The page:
Delays in the proposed unbundling of Fidelity Printers and Refiners (FPR) has rattled investors who are now reluctant to fund gold projects without proper knowledge of the timelines of the privatisation processes, an executive with the company has warned.
The delays have significantly contributed to the decrease in gold deliveries as investors are not happy with the continuous participation of FPR as a player.
Consequently, the miners are now taking their gold to alternative markets.
“Unbundling is still work in progress and as such it tends to affect investor participation in businesses wherein FPR is a player,” FPR general manager Fradreck Kunaka said.
Last year, the Reserve Bank of Zimbabwe (RBZ), which is the parent company of FPR, announced plans to unbundle the company into two units—gold refining and printing and minting units.
RBZ said it would retain the printing and minting business but dispose of it 60% shareholding in the gold refining unit.
The big mining houses have been offered a 50% stake, while the small-scale miners and FPR gold buying agents were offered 7% and 3% respectively.
The proposal follows the model of Rand Refinery, South Africa’s biggest refinery, which is owned by the five largest gold miners—AngloGold Ashanti, Gold Fields, Harmony, Sibanye Gold and DRDGOLD.
But, it appears there is no progress in the proposed unbundling of FPR, a move which has affected investors. Early this year, RBZ governor, John Mangudya said the Covid-19 pandemic had stalled the process as board members of mining houses could not meet to complete the processes.
Gold deliveries fell 5% to record 1.38 tonnes in April 2021 from 1.46 tonnes recorded in the prior comparative period due to unfavourable mining policies and smuggling.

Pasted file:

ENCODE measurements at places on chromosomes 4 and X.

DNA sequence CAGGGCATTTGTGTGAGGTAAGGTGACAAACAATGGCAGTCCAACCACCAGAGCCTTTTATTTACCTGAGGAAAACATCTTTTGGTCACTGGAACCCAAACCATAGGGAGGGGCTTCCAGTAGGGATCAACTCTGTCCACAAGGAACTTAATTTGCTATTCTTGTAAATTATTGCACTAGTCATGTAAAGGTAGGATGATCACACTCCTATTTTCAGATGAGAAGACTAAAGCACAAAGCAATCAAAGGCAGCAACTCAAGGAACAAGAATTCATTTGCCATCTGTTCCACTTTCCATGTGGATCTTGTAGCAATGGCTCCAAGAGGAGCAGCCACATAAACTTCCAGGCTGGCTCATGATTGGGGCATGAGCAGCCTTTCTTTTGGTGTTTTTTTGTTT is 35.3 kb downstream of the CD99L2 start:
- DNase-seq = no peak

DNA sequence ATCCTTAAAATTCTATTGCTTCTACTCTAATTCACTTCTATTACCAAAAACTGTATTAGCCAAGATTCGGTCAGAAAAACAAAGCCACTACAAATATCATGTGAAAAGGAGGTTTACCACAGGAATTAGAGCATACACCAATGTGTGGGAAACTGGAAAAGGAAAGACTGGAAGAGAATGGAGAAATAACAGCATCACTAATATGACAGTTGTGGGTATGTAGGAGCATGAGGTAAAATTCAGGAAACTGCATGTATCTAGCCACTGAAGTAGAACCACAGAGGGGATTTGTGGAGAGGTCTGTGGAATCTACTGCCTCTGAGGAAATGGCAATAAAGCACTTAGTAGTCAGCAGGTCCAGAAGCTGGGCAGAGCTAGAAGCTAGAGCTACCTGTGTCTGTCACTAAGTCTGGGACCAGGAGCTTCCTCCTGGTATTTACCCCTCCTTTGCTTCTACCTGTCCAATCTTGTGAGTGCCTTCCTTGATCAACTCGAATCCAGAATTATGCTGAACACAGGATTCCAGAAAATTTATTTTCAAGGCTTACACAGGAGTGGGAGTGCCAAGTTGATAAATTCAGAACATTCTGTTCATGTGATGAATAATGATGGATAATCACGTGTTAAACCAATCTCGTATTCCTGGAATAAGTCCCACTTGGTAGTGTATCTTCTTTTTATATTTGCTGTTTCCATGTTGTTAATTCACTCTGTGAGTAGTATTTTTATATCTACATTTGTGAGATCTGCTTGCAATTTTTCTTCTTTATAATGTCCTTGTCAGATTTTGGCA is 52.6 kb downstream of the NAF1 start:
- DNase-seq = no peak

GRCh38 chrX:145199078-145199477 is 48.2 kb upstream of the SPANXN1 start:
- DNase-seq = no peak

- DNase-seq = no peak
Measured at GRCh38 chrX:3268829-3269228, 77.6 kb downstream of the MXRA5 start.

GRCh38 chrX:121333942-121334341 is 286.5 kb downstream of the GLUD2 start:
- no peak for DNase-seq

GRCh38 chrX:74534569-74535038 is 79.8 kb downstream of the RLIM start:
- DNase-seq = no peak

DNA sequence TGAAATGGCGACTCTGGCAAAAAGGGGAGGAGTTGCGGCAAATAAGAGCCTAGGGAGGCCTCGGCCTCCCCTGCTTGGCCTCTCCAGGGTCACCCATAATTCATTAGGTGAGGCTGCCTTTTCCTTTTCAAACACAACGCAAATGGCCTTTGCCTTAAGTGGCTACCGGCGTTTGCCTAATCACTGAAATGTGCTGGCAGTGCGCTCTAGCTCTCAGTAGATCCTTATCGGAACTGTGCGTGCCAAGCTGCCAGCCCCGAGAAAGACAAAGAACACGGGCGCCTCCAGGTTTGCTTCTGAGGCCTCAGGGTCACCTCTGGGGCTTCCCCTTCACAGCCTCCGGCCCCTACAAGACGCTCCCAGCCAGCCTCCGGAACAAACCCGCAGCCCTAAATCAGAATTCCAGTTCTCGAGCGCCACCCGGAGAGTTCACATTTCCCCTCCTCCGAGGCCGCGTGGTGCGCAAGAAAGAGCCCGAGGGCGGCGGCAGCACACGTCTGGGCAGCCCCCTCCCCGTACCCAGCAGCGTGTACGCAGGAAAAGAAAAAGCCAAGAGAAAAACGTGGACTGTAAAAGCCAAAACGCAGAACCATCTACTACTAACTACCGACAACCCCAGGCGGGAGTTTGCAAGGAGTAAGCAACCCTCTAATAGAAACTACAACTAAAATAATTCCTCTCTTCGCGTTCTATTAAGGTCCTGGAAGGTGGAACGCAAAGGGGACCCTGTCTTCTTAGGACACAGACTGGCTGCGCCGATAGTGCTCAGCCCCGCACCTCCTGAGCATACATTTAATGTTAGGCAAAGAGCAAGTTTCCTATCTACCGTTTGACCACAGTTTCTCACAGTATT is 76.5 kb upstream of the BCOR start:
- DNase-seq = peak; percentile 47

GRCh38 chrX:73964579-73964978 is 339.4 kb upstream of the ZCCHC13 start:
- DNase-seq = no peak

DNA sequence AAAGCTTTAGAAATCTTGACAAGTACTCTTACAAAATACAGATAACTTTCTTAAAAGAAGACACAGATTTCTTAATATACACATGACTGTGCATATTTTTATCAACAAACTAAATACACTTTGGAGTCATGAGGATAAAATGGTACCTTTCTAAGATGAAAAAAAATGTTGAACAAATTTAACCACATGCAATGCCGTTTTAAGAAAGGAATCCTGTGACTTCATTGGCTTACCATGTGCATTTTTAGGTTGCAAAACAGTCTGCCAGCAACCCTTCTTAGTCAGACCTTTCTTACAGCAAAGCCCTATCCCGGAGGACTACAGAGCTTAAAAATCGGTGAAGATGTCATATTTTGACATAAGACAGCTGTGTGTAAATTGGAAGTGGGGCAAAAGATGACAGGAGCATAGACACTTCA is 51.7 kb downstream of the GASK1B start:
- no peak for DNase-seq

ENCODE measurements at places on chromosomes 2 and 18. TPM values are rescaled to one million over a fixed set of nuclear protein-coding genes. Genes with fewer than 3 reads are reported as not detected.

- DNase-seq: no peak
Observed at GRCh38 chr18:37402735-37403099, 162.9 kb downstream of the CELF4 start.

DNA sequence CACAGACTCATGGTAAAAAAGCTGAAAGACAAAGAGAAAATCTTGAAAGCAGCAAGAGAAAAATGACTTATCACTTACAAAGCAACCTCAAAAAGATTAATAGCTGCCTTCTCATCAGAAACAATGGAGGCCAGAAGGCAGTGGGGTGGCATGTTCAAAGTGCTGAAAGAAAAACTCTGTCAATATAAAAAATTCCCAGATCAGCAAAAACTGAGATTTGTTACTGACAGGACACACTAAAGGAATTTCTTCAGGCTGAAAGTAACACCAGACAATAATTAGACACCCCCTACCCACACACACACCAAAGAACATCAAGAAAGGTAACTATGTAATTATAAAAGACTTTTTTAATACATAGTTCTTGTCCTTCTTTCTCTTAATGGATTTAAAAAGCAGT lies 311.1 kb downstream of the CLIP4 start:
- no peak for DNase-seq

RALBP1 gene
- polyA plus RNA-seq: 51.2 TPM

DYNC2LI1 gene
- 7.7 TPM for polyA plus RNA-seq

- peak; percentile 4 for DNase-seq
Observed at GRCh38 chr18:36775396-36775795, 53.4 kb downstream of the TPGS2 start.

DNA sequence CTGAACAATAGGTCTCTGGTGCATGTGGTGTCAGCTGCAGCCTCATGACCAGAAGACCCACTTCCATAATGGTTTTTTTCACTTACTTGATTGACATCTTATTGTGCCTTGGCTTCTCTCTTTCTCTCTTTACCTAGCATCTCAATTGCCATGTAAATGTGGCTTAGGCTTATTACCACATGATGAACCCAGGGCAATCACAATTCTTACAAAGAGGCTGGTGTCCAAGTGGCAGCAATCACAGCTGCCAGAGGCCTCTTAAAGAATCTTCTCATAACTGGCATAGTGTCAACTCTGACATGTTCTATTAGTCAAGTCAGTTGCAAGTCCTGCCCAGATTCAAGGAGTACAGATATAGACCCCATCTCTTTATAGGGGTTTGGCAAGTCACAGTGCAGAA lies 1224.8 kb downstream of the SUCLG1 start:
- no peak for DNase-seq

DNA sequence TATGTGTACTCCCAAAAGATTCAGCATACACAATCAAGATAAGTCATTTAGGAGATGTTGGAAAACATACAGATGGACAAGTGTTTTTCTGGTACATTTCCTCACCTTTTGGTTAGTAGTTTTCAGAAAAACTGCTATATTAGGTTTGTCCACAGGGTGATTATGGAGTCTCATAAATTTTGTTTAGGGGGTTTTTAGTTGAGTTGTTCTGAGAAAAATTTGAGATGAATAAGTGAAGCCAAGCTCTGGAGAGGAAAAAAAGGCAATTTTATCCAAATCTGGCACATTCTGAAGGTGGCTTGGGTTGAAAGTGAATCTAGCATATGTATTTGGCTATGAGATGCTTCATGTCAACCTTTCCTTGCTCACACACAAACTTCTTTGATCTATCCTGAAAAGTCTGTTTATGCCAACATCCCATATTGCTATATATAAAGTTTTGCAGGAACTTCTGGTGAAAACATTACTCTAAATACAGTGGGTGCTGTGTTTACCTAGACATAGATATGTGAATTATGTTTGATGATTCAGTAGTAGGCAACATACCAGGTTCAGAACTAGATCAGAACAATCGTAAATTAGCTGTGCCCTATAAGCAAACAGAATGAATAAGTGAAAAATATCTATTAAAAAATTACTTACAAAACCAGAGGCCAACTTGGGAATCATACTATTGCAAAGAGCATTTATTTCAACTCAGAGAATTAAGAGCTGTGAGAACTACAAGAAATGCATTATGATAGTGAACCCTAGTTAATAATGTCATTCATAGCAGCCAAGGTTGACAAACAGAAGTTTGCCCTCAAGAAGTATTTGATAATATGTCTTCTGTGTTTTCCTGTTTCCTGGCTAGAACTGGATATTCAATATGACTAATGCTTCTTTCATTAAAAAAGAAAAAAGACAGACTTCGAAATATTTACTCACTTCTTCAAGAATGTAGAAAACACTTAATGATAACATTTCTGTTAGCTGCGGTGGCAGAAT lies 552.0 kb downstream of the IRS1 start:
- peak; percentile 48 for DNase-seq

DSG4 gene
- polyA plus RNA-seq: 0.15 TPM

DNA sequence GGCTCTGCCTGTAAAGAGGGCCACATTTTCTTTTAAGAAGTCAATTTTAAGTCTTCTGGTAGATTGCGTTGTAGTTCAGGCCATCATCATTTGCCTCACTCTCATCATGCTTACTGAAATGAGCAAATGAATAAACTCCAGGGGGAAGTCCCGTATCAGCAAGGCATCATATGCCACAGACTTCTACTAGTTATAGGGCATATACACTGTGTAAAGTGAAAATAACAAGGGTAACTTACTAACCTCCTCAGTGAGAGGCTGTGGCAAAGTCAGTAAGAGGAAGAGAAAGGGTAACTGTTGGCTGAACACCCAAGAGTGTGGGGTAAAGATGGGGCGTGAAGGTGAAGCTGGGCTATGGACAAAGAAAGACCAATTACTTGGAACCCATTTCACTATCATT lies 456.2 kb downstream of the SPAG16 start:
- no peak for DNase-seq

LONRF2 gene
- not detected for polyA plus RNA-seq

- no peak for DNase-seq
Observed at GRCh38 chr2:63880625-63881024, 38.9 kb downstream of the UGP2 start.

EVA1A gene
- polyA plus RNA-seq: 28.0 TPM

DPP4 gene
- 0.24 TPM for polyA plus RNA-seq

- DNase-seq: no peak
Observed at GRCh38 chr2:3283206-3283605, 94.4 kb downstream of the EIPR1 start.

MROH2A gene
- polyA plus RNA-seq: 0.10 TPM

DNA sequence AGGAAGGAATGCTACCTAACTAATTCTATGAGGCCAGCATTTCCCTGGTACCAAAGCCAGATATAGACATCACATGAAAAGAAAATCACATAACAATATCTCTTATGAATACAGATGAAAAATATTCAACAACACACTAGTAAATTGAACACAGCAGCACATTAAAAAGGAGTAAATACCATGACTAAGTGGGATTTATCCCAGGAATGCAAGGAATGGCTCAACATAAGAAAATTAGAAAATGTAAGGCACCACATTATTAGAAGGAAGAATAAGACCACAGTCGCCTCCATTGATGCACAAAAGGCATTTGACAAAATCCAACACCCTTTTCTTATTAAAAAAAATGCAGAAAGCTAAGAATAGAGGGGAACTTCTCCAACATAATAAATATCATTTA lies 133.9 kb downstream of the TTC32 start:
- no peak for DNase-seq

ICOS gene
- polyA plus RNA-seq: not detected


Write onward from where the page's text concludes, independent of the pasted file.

Kunaka said the authorities should complete the proposed unbundling process to attract investors in the gold sector.
“Without fresh capital injection, gold production may continue to decline or hold at current levels of 1.3 tonnes per month,” Kunaka said.
RBZ was expecting that the gold producers’ compliance levels in the trading of gold will significantly increase as they will be part of the decision-making process in gold trading.
The proposed privatisation of FPR came after some lobbying from some players in the mining business.
Gold miners want Zimbabwe to fully liberalise the marketing of gold so as to allow miners to sell their own production, a suggestion that Mangudya has publicly opposed, saying he feared it would worsen smuggling.
Among the country’s biggest gold producers are RioZim and Caledonia Mining.
FPR started refining gold in 1988, and at its peak producers from abroad sent in their gold for refining at its Msasa refinery.
However, FPR has not used most of its installed capacity to refine 50 tonnes of gold per year.
Mining experts said if the authorities would reduce punitive taxes (royalties), cost of importing cash and timeous payments the gold sector has the capacity to sustain the country’s economy.
The country is believed to be losing over US$1.7bn through gold leakages. Business Times